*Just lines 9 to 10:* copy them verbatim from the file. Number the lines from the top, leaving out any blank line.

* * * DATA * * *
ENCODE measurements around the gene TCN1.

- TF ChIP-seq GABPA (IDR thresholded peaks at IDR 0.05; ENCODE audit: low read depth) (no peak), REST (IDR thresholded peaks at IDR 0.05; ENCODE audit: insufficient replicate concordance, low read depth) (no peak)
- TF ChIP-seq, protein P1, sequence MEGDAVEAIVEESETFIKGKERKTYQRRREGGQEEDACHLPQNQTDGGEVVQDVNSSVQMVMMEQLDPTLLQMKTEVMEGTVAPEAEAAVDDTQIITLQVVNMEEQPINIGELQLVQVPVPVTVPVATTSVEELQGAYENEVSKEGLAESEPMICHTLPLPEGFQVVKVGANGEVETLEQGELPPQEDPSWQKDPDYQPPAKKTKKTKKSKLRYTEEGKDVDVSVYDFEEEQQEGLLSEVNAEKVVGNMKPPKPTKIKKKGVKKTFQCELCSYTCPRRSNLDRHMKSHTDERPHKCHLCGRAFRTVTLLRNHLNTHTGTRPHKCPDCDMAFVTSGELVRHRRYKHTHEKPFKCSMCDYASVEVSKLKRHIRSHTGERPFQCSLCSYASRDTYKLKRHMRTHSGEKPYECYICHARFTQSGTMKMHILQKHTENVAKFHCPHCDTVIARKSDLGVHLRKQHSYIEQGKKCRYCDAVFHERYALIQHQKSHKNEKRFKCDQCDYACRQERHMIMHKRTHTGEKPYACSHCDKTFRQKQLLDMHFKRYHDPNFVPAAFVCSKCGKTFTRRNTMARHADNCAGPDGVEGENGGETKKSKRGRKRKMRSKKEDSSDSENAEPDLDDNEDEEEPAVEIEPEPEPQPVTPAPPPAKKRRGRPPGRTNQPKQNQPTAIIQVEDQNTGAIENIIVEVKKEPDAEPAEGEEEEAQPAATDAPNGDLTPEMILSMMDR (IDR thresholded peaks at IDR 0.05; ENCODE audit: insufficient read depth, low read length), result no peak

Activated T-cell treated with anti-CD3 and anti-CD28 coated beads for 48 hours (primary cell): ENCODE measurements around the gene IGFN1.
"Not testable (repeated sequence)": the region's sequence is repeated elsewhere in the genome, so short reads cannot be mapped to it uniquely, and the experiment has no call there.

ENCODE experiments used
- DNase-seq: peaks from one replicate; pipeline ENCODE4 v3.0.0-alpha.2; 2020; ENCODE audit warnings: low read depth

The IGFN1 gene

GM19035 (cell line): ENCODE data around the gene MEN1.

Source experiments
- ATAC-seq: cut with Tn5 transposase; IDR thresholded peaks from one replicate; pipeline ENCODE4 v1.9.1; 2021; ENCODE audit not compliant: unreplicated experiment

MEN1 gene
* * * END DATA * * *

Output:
GM19035 (cell line): ENCODE data around the gene MEN1.

Source experiments